Surgery costs may be off but it's my best guess extrapolating from current figures in the USA. I'm assuming that a skilled surgeon will always command a hefty fee.

There is also rest required for the character as this is considered major surgery. Although there is no real risk of tissue rejection, the body still has to acclimate to the organ switch. This can be sped up by using Medical Slow drug although most doctors recommend "normal" rates of healing.

The benefits in game terms? That depends on the replaced organ and the GM. A new heart means an increase in endurance. A new liver and kidneys could help in that department as well. A new set of biceps will surely help out strength. Regenerated neural pathways should mean a restored dexterity. What about revitalized thyroid or endocrine glands? I'm not sure how I'm going to handle it yet. A GM might require multiple organ transplants in order for characters to return their physical stats to 18 year old levels. This way, "immortality" won't come cheap. Even if they do manage to be "18" again, if they haven't learned to get out of the way of a plasma rifle they'll still wind up toast.

A neglected research field, it once held much promise. Early failures with higher organisms in programming the nanobot matrix led to various fatal mutations and morphings. The success of cloning replacement organs and cybernetics has diverted research funds away from nanotechnology for longevity maintenance.

Aging reversal attempts have failed miserably. The "Snapshot Method" attempted to physiologically return a person back to a "snapshot" of their younger self. The process requires each organ to be thoroughly biomedically scanned at the desired younger age. Years later, the nanobot matrix would be programmed to accept this snapshot as the standard. Test subjects who had their snapshots taken many years before typically went into shock as the deviations from the standard template were too drastic. The nanobots attempted to do too much too soon for the body to adapt. Death was often the result.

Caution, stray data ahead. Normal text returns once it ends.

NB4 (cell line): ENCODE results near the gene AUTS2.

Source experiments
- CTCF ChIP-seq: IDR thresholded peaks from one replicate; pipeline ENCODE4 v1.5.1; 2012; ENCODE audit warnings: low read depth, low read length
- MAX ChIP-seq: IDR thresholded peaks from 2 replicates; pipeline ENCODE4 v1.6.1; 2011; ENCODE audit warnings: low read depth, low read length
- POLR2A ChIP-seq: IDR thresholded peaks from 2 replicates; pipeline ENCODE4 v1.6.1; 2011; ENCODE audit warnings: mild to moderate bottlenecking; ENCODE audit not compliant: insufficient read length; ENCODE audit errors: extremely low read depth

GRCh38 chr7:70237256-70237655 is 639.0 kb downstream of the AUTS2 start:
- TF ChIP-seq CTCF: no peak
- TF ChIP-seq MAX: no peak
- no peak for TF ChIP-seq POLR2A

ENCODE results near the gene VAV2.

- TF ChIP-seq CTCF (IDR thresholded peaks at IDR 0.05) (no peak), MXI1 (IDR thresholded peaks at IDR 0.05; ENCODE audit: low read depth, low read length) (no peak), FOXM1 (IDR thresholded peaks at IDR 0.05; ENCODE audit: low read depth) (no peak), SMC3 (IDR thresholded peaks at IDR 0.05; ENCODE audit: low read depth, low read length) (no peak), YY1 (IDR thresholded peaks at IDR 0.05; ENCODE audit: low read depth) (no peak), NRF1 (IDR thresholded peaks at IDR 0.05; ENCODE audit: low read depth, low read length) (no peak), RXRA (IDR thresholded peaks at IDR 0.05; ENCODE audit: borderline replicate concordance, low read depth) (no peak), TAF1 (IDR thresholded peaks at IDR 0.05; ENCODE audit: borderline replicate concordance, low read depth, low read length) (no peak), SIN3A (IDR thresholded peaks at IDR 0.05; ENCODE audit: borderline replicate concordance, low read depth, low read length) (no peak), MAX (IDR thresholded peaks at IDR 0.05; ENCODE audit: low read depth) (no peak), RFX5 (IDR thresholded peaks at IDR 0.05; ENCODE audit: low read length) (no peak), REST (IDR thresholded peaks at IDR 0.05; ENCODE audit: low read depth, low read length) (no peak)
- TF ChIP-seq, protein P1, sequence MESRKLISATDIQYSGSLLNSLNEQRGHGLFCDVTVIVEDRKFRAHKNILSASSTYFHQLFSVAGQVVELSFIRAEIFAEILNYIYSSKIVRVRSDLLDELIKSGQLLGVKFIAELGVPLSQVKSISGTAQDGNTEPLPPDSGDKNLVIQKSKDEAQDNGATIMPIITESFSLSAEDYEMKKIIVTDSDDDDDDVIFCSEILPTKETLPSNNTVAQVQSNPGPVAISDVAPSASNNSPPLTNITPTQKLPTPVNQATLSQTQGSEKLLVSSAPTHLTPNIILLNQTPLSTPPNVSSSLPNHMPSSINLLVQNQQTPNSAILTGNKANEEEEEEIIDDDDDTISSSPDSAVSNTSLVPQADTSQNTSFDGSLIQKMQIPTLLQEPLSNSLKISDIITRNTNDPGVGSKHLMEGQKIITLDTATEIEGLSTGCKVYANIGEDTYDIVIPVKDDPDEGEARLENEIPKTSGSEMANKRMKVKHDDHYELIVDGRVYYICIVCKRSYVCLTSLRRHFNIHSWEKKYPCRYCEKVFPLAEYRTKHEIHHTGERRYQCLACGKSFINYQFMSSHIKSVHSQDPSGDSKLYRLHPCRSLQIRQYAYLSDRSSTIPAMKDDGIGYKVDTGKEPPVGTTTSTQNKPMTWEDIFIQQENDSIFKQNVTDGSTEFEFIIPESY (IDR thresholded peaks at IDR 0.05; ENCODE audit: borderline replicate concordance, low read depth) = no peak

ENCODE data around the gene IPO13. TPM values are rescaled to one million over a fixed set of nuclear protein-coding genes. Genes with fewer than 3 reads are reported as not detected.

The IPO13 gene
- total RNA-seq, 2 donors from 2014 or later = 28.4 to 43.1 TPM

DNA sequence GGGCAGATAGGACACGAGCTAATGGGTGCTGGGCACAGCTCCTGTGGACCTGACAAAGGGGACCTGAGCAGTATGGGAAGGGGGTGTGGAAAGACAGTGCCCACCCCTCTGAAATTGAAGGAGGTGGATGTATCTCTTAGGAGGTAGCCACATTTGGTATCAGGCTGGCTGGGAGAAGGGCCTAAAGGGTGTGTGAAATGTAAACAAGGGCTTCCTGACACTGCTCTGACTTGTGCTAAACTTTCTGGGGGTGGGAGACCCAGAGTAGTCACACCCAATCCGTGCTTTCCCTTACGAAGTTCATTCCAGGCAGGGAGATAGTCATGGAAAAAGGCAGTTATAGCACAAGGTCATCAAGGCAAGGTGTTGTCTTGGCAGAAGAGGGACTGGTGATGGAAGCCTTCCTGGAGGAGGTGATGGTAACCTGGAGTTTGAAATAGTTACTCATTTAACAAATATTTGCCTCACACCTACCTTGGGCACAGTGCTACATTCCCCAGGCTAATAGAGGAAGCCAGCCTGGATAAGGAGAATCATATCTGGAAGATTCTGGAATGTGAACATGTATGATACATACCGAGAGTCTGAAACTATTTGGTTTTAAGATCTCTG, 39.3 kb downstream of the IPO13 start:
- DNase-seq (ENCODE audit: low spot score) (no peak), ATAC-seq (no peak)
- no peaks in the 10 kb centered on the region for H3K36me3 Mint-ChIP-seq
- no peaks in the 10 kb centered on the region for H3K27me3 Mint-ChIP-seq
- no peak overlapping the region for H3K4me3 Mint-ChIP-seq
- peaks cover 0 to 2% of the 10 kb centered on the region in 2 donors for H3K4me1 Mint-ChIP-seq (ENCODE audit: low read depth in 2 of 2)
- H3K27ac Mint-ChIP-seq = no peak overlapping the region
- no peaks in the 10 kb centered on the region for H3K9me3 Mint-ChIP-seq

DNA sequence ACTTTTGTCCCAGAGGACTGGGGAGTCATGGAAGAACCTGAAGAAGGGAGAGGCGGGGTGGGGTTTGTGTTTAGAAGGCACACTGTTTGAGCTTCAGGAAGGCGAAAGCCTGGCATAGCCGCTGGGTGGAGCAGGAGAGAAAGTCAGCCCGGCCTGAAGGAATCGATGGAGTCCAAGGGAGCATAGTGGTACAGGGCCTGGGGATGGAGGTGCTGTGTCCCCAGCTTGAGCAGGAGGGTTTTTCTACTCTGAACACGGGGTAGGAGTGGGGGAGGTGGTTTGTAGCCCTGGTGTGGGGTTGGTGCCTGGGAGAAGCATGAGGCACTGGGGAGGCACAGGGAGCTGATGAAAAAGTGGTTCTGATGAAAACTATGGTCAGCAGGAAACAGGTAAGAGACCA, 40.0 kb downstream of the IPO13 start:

One practice that initially held promise was dubbed the "Continuous Snapshot Method." It too required the nanobots to have a standard from which to determine deviations. The nanobots were placed inside a person and left there to continuously attempt to bring the body back to the standard. It was believed that the nanobot matrix would force the body to conform to the "snapshot" by replacing dead cells, destroying tumors, etc. as they occurred. Unfortunately, this method has proven to cause more harm than good. It did not account for individual biorhythms which can vary over hours, days, weeks, and even months.

Permanently residing nanobots are now being programmed with "fuzzy logic" to allow for the regular variances in a body's physiological makeup but catch major transgressors like tumors and parasites. It is believed that this technique will prove successful. Improved nanobot matrix cohesion and control has led to vastly improved success rates in computer models and test animals. Despite the overwhelmingly successful use of nanobots in surgery, the field remains unpopular due to past failures and the general population's distaste with the concept of sharing their bodies with mechanical symbionts.

MT Referee's Companion alludes to this happening about TL17 - "intelligent antibodies."